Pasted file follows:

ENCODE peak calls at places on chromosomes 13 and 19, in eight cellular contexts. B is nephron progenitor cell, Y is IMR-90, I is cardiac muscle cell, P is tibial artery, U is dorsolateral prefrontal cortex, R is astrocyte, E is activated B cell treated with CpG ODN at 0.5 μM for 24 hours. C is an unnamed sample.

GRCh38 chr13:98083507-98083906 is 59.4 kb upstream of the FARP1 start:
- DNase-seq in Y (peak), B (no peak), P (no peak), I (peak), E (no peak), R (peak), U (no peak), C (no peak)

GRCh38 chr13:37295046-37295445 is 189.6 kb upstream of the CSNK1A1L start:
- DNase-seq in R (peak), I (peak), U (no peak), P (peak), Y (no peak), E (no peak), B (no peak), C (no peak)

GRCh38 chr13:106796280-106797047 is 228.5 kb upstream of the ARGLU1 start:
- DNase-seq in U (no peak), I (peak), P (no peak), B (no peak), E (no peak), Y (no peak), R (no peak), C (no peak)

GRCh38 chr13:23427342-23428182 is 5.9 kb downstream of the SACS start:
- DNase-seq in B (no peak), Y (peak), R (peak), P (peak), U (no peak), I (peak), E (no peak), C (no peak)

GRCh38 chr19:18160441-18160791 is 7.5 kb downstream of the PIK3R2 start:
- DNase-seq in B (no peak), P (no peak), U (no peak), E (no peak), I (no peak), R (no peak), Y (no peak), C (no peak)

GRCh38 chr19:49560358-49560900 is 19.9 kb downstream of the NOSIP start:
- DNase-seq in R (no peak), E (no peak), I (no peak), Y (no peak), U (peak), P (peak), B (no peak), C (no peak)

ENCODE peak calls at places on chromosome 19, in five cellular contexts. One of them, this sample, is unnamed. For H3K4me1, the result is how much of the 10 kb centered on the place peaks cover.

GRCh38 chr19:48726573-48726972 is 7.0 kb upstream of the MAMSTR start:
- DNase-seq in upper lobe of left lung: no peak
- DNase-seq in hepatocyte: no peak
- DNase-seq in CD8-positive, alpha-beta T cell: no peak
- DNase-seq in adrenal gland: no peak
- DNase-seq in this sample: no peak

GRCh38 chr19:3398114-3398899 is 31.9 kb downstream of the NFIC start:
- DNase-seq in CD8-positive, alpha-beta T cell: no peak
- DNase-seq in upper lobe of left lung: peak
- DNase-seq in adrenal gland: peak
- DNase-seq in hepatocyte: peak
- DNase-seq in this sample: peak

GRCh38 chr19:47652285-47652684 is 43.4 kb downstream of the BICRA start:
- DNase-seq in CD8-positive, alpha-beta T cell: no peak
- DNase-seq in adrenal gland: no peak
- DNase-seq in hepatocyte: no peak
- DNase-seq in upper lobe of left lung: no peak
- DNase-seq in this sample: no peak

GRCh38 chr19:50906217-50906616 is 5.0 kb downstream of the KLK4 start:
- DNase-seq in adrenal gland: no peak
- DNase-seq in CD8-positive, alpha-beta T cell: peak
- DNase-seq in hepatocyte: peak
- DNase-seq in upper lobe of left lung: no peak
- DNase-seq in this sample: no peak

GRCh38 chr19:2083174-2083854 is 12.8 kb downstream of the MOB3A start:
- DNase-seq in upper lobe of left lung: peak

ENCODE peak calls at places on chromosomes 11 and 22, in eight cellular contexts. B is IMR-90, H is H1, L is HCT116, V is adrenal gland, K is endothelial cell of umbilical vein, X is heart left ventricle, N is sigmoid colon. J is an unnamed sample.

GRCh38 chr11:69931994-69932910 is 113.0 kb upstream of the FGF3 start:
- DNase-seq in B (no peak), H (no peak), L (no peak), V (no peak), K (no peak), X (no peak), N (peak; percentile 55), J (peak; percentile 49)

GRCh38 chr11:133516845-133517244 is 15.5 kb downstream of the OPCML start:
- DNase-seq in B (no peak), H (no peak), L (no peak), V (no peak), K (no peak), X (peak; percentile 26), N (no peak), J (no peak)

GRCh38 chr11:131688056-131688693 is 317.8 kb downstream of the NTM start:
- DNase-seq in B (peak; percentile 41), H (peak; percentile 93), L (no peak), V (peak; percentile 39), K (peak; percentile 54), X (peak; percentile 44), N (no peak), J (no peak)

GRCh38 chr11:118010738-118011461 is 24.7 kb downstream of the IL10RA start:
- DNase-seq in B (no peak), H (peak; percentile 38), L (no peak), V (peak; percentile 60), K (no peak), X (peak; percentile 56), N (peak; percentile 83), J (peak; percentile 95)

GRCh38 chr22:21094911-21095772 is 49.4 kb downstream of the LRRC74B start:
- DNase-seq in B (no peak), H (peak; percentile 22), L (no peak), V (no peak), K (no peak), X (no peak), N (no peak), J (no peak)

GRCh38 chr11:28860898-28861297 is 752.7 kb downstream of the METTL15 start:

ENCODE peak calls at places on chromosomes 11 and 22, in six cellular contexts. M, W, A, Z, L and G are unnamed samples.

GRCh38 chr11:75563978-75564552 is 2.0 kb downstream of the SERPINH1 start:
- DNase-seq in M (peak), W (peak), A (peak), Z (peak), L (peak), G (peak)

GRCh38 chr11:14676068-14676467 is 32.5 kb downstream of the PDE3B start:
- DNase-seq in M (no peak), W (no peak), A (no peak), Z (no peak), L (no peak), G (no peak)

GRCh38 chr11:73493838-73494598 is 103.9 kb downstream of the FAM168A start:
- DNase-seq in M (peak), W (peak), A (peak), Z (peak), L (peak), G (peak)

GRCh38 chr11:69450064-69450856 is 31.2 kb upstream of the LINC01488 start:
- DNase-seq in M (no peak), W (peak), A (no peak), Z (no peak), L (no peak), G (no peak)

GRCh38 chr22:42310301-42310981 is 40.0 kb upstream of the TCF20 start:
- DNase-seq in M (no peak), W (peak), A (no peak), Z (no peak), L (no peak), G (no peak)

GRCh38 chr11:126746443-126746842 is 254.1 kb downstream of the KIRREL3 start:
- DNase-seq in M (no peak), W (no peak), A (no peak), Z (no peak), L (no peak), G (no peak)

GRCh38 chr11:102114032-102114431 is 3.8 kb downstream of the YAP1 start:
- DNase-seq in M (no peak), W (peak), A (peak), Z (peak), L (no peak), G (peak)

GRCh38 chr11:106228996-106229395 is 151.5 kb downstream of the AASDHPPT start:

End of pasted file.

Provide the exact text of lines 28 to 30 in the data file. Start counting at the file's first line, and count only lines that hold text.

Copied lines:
- DNase-seq in CD8-positive, alpha-beta T cell: no peak
- DNase-seq in adrenal gland: no peak
- DNase-seq in hepatocyte: no peak